And so cue a series of fights with the debtors - all of which are set in different factories: ice, packing, meat. Finally the old boss and his transvestite(!) gang get wind of this and we end with two showdowns: one involving the returned Yakuza dad in a restaurant, and then spilling out to the city for the final showdown.

And she's called Chocolate because she collects M&M's.

Treatment: Now, this has caused quite a split among the Kung Fu forums. As mentioned, Jin is autistic (apologies if this is a genaralisation) and her mother is struck with (presumably) leukemia. In my opinion both conditions are treated respectfully, and (as far as I can see) realistically. Zin's mood swings and perception of the world are well realised. Of course, this doesn't have the depth of, say, "The Curious Case of the Dog in the Night" or "Rain Man", but its both good enough for this context and touching in its own right. The point that she could not possibly be such a good fighter without formal training is, well, pointless: Ong Bak and Tom Yun Goong are equally ludicrous but just as exciting.

Fights: Again, controversial: some believe these to be slickly edited to make JeeYa Janin look better, and that she is merely flexible/acrobatic with no real technique. I completely disagree, I've tried some of the kicking combos she pulls off and have got nowhere close. The combos are varied and imaginative, making very good use of kicks/elbows/ad-hoc weapons as well as the scenery. The stunts are superb; especially in the end fight on the side of a building (Harold Lloyd would be proud). Only let down is the swordplay sequence, which is just as weak as the one in Kill Bill.

The outtakes show several meaty smacks in the face, the stunt team really earned their keep.

Overall: 4.5.out of 5, another modern day classic from Thailand with plenty of action, and nice to see that plot complexity is improving.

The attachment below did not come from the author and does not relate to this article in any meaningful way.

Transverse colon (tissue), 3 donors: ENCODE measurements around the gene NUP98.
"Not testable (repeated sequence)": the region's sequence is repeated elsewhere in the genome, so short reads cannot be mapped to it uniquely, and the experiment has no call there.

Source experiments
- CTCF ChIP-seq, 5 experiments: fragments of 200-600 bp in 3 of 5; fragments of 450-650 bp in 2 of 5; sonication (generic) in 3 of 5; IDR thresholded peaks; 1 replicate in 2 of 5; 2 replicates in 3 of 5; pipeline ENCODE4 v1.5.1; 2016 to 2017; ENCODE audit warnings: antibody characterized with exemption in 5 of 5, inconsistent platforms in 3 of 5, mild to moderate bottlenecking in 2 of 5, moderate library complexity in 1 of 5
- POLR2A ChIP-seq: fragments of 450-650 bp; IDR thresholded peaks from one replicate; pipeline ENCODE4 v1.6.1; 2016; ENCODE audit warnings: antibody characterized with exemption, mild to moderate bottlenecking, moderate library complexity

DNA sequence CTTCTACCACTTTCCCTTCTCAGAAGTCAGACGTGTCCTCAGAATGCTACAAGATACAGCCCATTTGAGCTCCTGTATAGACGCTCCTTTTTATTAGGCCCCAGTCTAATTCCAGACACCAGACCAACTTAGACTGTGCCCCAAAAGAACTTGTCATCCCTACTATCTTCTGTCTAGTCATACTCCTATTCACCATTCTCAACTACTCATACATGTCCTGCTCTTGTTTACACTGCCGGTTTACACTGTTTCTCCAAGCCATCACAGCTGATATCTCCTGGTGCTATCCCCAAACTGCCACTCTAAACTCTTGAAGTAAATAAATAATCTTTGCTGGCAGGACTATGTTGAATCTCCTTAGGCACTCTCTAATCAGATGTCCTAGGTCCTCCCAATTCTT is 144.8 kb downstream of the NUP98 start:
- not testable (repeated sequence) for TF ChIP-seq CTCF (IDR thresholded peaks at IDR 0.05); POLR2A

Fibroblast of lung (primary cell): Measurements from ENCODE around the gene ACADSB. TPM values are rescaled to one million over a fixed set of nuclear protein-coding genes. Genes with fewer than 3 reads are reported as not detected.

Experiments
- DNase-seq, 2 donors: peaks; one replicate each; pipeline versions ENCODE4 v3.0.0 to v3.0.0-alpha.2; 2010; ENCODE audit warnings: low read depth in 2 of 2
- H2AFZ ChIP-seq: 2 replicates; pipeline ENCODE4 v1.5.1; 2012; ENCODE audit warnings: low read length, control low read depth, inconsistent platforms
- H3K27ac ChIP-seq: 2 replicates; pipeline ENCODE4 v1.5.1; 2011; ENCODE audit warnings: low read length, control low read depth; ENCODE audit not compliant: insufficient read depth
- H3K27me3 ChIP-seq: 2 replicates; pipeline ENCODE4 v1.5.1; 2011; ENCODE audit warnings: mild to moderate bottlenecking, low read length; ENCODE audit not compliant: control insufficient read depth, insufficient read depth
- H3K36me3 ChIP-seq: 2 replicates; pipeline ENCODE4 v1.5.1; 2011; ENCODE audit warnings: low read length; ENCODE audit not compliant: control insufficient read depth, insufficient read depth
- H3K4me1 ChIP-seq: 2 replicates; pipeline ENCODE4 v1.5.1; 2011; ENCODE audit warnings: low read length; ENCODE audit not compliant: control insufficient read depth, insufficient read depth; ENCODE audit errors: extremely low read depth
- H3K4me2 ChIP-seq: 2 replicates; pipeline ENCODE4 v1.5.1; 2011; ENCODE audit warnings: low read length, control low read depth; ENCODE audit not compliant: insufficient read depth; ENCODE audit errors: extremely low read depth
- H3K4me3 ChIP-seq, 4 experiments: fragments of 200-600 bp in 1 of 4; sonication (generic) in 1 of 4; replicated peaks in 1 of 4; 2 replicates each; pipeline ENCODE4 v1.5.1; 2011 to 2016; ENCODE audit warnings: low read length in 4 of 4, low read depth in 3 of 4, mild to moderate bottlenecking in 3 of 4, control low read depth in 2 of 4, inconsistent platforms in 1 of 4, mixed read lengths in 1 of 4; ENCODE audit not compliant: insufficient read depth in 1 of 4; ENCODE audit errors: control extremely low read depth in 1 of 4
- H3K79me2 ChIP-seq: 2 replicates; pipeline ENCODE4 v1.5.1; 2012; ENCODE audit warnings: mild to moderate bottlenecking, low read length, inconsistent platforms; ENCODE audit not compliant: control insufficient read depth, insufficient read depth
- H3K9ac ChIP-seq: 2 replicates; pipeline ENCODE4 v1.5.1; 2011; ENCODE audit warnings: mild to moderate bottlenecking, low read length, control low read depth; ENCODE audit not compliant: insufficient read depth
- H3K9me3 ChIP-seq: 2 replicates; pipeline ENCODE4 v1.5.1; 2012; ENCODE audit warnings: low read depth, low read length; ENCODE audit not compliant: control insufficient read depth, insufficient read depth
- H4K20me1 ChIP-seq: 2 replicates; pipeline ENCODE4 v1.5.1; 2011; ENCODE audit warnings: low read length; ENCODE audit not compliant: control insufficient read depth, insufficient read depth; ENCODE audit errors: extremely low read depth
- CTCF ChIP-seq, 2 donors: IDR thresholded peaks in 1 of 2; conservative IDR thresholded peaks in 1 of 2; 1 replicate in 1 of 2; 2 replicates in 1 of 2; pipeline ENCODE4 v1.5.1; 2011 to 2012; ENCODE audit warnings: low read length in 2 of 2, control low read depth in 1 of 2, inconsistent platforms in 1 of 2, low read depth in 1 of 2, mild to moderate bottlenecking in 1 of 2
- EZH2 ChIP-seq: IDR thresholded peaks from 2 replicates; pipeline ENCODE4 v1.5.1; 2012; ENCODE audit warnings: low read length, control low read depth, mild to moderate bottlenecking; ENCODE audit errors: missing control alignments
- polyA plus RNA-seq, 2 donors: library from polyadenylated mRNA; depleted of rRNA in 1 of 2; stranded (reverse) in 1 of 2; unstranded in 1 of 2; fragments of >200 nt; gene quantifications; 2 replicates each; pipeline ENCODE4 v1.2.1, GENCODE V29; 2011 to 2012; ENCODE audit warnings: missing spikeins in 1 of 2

Tuesday, October 14, 2008

Return of the Kung Fu Dragon

Plot: Idyllic Phoenix island is ruled by a kindly Emperor and his three Generals, masters of Sunshine Kung Fu. This idyll is shattered by Magic Fox (or at least he should be called Magic Fox), a White Haired Fox so foxy that he has his own attendant beard porter. He takes over the island castle, and the king's wife and daughter are protected by a magic mist that transports them to a nearby mountain and shrouds them for 19 years. This appears to be ample time for our Polly (for it is she) to develop a Jack Douglas-type twitch in her kicking leg, which also invokes a horse-clopping noise. After much betrayal, mistaken identity, andludicrously irritating companions, we come to the training where Polly is taught a form of chess boxing. This style overcomes Magic Fox, and all is well again.

White-Haired Foxiness: 10/10 for style (the aforementioned beard porter), 4/10 for fighting

Pretty...lazy, to be honest. It doesn't seem to know whether it wants to go for punch-and-block or shapes, and you get a pretty lacklustre mix of the two. Polly can do way better than this (I think there are maybe six kicks in the whole film). The climactic fight with Magic Fox at least features the gimic of being performed on gravel paths over hot rock (well, they pretend it's hot, at least) using Polly's new found chess boxing, but it's really too little, too late.

Overall: 1.5 kicks out of 5, some fun but the intentional humour is weak and the fights are pretty lazy as a whole. Worth watching once for Polly on occasional form.